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OyTfiplav, De Obedientia Sensuum Fidei praestanda s. De Obedientia Sensuum Fidei. Nicephorus Callisti speaks of two works, flepl viraKoijs TriVrewy, and .Hep? aurflrjTTjpiW ; and'Jerome, in his catalogue of the works of Melito, enumerates consecutively De Sensibus and De Fide, which Sophronius renders Ilepi fiiavoias and Ilepl rtav itktt&v. Rufinus also gives two titles as of separate books, De Obedientia Fidei and De Sensibus, which two titles represent the one title given in the present text of Eusebius. 8. Ilepl tyvxns Kal o-w/j.o.tos % voos, De Anima et Corpore seu de Mente: or, as Rufinus renders it, De Anima et Corpore et Mente. Jerome has only De Anima et Corpore. 9. Ilepl \ovrpov, De Baptismate s. De Lavacro. One MS. of Eusebius, supported by Nicephorus Callisti, speaks of this work as a portion of No. 8. 10. Hep? dkriQeia?, De Veritate. 11. Ilepl Kriffecas Kal yeveffecas Xptcr-rov, De Creatione et Generatione Christi. Some MSS. read irtffreces instead of /mVews; but this reading was probably introduced after the rise of the Arian controversy caused the word Kriffecas to be regarded as heterodox. Rufinus has De Fide (as if he had read Ilepi TriVrews instead of Ilept KT/Vecos) and De Generatione Christi as the titles of two separate books. Jerome has only De Generatione Christi, omitting to render the obnoxious word KTlffsws. 12. Hep! Trpo^Tjreias, De Prophetia. Jerome renders the title De Prophetia sua. Rufinus, who has De Proplietia ejus, connects this title by the conjunction et with the title of the latter work mentioned under No. 11, De Generatione Christi et de Prophetia ejus. It may be mentioned, in vindication of Jerome's version, that according to the testimony of Tertullian (in a work now lost, but which Jerome (I. c.) cites, and which was written after he became a Montanist), Melito was regarded by many persons (whether among the Montanists or the Catholics, is not clear) as a prophet. 13. Ilepi <]>i\o£ei>ias, De Philoxenia s. De Hospitalitate. 14. 'H /cAe/s, Clams; of which we shall speak presently. 15. flepl tov fiia.€6\ov Kal rtfs dnotcaXvtyews 'Iwcfwou, De Diabolo et de Apocalypsi Joannis. Both Rufinus and Jerome speak of two books, one De Diabolo, the other De Apocalypsi; they are perhaps right. 16. Ilepi eftrcwjuaTOu ©ecv, De Deo Corpore induto. From a passage in Origen, quoted by Theodoret (Quaest. in Genesim, c. 20), Melito appears to have believed that God possessed a bodily form, and to have written in support of that doctrine. This work was probably the one referred to by Origen ; and it is in vain that some modern critics have argued that it was written on the incarnation of Christ. Anastasius Sinaita, in his *O5r?7os, Dux Viae adversus Acephalos, c. 13, has, indeed, quoted a passage from Melito's book, Tlepl ffapKuffews XpicTTov, De Incarnatione Christi, but this appears:to be a different work from the present, and is not mentioned by Eusebius. 17. ,1'Ipos 'avtodvwov Bt§Ai'5fOJ/, Libellus (sc. suppleoc]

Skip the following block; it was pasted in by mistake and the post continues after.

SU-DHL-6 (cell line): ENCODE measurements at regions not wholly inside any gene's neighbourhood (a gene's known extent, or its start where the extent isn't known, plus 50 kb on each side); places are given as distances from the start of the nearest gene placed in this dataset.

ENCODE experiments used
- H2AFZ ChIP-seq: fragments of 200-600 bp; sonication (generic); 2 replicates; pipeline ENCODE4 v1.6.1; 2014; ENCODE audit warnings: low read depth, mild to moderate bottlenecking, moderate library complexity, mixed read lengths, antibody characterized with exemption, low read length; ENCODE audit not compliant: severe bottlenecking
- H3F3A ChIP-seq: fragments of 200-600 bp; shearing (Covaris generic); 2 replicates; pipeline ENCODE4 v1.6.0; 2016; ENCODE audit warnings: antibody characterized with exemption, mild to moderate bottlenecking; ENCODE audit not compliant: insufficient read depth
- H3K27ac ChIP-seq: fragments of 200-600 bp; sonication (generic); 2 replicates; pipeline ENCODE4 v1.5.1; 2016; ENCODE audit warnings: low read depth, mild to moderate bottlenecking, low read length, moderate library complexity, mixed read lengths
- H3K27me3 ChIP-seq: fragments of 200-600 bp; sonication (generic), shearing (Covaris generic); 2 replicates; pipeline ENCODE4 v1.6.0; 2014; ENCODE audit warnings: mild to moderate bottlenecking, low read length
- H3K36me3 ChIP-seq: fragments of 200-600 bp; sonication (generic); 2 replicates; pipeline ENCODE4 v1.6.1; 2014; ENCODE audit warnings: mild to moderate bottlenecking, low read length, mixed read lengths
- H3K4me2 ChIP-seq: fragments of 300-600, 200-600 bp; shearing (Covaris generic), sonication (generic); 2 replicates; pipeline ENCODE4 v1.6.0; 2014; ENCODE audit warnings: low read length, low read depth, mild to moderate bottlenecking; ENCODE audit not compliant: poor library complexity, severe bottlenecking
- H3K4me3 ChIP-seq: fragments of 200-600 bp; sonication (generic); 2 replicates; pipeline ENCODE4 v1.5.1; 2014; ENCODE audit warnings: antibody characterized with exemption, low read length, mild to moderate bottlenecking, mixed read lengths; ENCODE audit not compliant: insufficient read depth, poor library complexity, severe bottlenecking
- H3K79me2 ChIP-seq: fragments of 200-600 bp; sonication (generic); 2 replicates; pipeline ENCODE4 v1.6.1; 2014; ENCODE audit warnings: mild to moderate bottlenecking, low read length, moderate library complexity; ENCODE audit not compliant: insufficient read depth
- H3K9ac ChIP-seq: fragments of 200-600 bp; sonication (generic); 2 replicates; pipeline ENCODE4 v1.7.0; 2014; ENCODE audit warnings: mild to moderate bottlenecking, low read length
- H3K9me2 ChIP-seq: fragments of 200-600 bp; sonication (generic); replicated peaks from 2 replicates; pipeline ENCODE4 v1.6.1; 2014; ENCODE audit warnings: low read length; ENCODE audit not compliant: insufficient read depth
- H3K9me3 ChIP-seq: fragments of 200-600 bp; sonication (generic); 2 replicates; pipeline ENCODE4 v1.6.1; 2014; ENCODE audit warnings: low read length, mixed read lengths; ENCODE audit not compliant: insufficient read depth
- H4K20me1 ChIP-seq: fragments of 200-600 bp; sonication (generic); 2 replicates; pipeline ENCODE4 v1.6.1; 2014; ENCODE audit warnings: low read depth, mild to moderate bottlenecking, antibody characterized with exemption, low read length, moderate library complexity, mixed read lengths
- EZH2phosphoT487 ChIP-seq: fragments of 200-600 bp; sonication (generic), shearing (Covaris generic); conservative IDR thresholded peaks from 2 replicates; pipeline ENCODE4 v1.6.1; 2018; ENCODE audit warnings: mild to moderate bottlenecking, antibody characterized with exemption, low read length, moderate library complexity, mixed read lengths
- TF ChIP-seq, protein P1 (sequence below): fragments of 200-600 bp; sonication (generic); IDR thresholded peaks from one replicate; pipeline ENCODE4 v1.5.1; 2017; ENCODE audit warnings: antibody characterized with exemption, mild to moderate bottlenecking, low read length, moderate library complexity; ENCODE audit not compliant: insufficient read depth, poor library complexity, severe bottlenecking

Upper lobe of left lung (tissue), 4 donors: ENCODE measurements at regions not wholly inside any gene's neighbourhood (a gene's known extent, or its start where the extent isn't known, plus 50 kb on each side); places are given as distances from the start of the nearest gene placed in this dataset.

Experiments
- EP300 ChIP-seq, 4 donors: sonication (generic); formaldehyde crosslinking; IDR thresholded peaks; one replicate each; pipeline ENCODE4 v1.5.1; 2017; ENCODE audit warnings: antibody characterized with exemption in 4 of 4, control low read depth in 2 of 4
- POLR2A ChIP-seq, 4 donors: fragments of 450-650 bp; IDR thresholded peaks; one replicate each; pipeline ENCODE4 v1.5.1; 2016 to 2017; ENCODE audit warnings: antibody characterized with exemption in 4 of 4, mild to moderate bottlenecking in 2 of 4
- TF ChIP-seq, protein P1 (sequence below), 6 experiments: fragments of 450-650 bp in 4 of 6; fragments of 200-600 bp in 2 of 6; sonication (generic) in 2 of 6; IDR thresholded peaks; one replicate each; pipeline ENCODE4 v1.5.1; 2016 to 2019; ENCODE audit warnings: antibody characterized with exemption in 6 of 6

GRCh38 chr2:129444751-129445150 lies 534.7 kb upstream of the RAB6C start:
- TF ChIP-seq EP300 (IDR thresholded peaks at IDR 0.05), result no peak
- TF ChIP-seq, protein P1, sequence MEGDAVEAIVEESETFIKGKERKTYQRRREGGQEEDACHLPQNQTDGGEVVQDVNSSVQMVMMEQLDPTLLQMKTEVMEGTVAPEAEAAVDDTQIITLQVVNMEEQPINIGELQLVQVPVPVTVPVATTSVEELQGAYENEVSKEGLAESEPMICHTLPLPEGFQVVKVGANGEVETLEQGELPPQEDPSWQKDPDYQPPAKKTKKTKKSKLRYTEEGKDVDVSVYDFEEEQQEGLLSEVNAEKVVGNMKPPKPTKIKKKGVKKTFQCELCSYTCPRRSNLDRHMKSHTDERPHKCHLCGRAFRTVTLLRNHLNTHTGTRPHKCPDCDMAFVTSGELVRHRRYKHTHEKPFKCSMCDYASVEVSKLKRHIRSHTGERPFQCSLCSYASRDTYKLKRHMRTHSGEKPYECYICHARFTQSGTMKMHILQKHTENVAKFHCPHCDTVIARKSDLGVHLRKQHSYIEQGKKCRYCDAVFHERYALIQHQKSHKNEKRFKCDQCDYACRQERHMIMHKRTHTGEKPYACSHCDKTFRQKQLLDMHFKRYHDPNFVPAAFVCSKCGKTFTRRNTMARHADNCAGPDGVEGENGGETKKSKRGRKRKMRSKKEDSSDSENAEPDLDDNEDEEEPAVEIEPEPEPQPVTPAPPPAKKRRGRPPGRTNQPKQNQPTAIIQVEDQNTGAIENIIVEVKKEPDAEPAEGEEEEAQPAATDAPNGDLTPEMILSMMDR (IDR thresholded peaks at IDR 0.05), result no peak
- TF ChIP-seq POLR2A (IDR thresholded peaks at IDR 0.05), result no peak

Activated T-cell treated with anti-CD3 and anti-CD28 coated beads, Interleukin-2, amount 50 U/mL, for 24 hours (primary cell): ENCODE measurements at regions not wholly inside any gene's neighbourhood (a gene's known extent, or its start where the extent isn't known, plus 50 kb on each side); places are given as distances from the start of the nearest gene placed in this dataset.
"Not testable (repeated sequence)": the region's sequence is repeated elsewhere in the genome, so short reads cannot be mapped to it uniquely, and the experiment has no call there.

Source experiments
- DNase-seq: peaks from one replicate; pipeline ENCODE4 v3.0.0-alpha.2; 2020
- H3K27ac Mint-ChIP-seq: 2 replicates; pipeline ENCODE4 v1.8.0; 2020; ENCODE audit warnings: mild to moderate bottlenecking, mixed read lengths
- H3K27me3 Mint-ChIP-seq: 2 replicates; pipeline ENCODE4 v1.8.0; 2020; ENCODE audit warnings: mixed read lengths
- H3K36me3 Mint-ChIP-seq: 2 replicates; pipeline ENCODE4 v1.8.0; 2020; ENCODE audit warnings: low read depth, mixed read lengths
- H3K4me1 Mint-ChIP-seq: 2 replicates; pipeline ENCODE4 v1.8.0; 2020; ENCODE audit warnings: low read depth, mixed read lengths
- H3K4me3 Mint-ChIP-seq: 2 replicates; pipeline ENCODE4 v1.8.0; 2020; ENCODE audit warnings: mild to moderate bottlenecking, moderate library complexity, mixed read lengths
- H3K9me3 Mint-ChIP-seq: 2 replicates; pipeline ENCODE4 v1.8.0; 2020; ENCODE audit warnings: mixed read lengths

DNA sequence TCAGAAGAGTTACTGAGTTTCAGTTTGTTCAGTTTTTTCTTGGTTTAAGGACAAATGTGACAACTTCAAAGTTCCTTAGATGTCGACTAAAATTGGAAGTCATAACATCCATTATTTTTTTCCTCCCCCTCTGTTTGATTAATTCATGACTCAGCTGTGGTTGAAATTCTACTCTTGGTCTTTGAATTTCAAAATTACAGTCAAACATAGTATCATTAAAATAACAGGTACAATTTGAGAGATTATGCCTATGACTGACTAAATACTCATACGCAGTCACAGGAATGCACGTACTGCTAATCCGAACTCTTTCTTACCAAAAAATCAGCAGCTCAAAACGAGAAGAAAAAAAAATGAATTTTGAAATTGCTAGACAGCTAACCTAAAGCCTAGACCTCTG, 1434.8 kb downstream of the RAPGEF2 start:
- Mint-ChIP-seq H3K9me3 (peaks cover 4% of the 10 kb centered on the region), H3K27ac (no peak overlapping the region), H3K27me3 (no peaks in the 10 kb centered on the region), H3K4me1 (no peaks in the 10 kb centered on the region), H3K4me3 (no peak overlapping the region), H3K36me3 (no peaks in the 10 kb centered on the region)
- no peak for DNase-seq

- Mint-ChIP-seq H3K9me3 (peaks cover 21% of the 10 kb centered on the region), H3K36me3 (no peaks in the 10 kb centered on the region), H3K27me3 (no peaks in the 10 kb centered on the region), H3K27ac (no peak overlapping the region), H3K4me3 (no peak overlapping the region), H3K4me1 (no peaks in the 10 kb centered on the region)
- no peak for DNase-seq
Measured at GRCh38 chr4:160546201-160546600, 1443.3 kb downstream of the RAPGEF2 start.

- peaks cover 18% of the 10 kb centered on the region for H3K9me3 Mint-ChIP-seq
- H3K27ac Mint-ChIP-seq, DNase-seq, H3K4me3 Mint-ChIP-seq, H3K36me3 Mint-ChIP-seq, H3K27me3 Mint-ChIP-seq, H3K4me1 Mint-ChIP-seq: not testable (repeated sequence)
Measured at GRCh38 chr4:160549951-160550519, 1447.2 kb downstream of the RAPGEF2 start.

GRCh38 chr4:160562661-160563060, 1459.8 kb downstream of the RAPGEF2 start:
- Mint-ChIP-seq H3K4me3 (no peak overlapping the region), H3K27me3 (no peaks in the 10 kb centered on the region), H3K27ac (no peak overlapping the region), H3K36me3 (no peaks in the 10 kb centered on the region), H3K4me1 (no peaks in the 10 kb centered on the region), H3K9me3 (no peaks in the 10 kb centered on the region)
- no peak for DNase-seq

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ad Antoninum, This was the Apologia or defence of Christianity already mentioned. 18. *EK\oyai, Eclogae, sc. ex Libris Vet. Testamenli, comprised, ,according to Jerome, in six books. This last work is not mentioned by Eusebius when enumerating the works of Melito, but he afterwards gives a quotation from it. (Euseb. H. E. iv. 26.) To this catalogue, furnished by Eusebius, we may • add the following works on the authority of Anastasius Sinaita, who lived in the middle of the.